In the world of Dad, there is no better way to celebrate your birthday than by going skiing. This may not seem so unnatural, until you realize that Dad’s birthday is June 5. (Every year people!) Living in Norway, there’s definitely always the possibility to extend your ski season this long, if you know where to look.
Last year’s birthday trip to Trollstigen had ended in rain, a wet avalanche, and resorting to hiking rather than skiing on Sunday. This year, the weather forecast was really good. Too good almost. It was supposed to be hot and sunny all week, and I was definitely skeptical. What if there was no snow? What if all the snow was just a pile of watery, rotten mush? Still, it was Dad’s birthday, so Audun and I dutifully drove the six-odd hours to Romsdalen from Oslo. And this is how we found ourselves, on an incredibly sunny Saturday morning, staring up at Store Vengetind’s northeast-facing couloir.
I’ll ski that for sure: Store Vengetind from our parking spot in Vengedalen.
It was an impressive sight. Store Vengetind is one of those peaks I have always admired from afar, and thought that, one day, one day! I’ll climb you. The time was now.
Along for the ski was Dad's grizzled French mountaineer friend Christophe along with Christophe’s budding alpinist son Niels. Looking up at the mountain, I couldn’t see how we would be able to patch together a continuous route on snow. Christophe pointed to a long, narrow tongue of snow coming down the mountain that we would climb, before scrambling over some rocks to get into the main couloir. With skis on our back, we set out up the mountain in the hot spring sun.
Skiing in June means booting up a narrow strip of snow in the hot sun. Photo by Dad.
We booted our way up the snow for a while, then climb for some time on one of the vertical strips of exposed mountain dovetailing the snow. I was in the lead, and felt like everyone behind me was a chase pack. I pushed hard uphill, going as fast as my pack ladened with skis and the clumsy ski boots on my feet would allow me. Upon reentering the snow, Christophe announced that is was time to put on crampons. The snow wasn’t icy, merely hard, but it was steep enough that we needed extra traction.
The next challenge was crossing a band to steep rocks to reach the main couloir. Clambering around on the rocks was awkward, but there was a ledge that brought us most of the way around.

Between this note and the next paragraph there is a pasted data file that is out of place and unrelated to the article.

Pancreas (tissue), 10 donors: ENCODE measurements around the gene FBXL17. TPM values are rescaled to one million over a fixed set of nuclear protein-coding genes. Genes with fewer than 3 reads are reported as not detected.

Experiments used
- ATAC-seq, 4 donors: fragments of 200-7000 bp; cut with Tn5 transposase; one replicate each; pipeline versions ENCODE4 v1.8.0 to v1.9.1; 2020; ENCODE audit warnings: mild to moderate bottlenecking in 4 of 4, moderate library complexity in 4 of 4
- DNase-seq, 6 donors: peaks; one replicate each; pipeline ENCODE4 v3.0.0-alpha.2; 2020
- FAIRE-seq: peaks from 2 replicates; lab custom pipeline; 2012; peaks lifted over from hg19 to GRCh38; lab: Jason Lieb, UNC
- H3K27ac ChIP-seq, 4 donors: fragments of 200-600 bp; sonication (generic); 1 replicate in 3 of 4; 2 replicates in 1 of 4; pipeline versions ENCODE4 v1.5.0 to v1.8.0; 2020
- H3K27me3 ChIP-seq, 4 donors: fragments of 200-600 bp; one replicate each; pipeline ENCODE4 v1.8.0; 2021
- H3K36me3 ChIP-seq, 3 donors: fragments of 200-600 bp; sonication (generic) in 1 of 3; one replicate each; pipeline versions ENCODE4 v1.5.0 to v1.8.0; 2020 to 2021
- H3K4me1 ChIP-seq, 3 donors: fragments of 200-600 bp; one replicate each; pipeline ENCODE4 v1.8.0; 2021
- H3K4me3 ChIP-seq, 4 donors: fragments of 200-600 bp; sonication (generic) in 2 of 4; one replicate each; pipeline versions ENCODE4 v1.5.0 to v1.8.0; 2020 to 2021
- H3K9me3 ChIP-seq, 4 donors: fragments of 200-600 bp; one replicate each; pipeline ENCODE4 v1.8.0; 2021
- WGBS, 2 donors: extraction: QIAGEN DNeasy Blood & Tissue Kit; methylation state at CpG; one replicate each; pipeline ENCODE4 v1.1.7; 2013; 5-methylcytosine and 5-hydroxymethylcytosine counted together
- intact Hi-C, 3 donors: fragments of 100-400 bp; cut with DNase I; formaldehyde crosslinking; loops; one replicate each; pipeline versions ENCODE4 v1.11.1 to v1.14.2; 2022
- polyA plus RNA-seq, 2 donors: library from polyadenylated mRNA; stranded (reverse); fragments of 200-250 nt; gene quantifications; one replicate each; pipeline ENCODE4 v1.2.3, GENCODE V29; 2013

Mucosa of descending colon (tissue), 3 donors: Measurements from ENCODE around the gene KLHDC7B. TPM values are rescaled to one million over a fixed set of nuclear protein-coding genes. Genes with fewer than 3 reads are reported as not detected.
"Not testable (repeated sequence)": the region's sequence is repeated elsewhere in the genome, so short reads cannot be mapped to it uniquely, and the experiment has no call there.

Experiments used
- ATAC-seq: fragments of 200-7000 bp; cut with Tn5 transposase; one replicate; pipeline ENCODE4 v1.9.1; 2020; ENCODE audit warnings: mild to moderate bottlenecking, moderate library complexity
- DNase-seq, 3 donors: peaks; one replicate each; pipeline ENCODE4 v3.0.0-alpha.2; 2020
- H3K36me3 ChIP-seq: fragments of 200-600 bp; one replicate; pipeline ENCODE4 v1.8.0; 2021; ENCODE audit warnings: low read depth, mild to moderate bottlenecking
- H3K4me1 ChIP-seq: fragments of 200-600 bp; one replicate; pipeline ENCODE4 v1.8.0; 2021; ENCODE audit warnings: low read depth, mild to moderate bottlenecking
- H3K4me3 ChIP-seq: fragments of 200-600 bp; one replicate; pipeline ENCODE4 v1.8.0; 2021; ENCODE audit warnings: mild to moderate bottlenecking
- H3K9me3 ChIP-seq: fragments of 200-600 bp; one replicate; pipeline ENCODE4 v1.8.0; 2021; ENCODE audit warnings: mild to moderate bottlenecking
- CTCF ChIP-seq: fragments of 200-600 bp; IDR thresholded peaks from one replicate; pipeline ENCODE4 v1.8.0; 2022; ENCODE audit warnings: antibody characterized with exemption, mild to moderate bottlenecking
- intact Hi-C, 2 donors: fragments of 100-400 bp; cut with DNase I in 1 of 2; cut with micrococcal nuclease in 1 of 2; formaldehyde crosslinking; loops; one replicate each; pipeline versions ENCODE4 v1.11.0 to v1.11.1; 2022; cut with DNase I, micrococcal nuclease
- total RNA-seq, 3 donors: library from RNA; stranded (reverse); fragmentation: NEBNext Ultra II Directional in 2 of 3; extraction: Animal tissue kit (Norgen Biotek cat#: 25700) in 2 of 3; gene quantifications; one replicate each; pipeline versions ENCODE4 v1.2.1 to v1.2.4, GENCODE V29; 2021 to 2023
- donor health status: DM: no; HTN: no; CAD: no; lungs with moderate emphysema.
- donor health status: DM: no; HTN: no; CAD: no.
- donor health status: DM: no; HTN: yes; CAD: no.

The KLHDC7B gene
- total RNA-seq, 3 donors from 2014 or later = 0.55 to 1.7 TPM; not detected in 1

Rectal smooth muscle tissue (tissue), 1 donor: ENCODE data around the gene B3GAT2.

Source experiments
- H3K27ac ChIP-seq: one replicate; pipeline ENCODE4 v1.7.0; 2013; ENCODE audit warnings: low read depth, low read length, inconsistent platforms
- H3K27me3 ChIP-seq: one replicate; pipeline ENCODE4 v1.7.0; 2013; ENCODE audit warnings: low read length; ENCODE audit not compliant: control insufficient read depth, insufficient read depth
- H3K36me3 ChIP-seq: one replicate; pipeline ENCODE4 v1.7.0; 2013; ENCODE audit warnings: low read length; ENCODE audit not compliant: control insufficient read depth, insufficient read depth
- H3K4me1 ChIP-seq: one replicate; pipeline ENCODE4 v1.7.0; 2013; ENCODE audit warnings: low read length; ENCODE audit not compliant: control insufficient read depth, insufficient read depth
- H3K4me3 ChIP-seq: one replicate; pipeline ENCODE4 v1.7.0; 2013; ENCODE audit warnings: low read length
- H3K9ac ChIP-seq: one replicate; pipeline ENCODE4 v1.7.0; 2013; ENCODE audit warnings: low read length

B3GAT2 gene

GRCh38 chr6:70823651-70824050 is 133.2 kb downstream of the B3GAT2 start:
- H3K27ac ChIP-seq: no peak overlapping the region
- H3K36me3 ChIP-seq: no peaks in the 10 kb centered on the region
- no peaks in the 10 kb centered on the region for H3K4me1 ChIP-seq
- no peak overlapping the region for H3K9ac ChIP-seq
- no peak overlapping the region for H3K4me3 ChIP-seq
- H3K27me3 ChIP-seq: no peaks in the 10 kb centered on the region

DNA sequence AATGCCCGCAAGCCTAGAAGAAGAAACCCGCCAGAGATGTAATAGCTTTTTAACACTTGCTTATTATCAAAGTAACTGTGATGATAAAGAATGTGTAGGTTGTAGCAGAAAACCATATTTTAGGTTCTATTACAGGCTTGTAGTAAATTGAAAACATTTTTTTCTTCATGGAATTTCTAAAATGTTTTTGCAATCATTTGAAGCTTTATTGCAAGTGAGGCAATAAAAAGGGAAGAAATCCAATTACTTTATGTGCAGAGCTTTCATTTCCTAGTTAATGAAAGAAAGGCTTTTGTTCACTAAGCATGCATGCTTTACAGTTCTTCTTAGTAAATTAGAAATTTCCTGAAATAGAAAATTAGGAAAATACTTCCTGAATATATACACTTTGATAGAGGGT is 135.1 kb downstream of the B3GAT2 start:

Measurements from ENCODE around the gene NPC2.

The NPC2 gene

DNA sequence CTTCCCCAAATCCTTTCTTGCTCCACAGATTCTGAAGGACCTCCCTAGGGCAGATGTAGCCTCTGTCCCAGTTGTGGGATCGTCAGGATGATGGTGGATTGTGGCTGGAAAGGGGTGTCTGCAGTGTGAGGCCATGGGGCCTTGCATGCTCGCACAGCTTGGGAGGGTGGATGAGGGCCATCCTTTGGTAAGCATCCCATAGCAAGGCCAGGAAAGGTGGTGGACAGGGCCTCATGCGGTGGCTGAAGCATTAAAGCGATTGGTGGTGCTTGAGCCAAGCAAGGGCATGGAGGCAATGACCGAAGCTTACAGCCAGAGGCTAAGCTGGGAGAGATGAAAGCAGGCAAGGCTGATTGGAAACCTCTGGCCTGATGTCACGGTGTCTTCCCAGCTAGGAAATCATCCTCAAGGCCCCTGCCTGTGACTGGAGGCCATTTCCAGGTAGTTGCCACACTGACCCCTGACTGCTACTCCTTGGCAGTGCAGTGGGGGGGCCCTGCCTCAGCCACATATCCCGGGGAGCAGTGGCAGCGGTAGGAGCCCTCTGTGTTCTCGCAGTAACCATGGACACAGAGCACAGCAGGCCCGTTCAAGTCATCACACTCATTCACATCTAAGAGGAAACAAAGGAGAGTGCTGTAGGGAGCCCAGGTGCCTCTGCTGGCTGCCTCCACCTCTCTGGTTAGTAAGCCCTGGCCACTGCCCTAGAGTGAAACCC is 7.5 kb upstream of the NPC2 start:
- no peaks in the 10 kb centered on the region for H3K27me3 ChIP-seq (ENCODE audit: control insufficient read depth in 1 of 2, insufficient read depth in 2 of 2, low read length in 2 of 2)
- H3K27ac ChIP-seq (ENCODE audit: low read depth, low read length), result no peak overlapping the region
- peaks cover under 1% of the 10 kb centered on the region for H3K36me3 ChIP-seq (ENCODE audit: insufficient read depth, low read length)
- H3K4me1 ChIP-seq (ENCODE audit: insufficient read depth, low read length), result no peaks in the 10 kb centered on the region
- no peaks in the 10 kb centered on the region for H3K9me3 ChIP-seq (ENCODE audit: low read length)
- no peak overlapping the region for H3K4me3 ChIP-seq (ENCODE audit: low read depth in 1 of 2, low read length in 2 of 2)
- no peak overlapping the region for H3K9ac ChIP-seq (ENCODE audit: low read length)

Moving into the main couloir. Photo by Dad
Now the main couloir loomed above us, with the rest of Romsdalen stretching out to the sea behind us. It could not have been a more perfect day.
Dad climbing the main couloir of Store Vengetind, with the spectacular view all the way to the sea behind him.
The couloir on Store Venjetind is cradled by a wall of rock on the left side, dwarfing skiers booting slowly uphill. Progress seems to be nonexistent at times as you look up and still see the exact same features in the same configuration above you. Climbing a couloir becomes a sort of meditation, wherein you just keep putting one foot in front of the other and accept that the uphill progress must be happening somehow.
Christophe and Niels stop to fix a malfunctioning crampon on the steep snow.
And then, above us, I could see an end to the snow. The rocky outcropping of a sadle between the sub and main peak of Vengetind presented itself. We clambered over the rocks in our crampons, and then had a quick lunch break before ditching our skis and other excess equipment to make our summit bid.
To get to the majestic summit, we had to climb an exposed ledge that wrapped around the mountain from the couloir and brought us to the east-facing summit face. Some people actually ski the east face in its entirety, but this is a project that involves skiing 50 degrees in you-fall-you-die terrain - not something for me!
I had heard much about the ledge to get to the summit face from Dad, who had climbed it before, and I had thus been anticipating this particular part. Although the ledge was narrow and dropped straight down to a glacier many meters below, the rock was dry and there were secure hand placements all the way around. For once, I didn’t feel scared at all.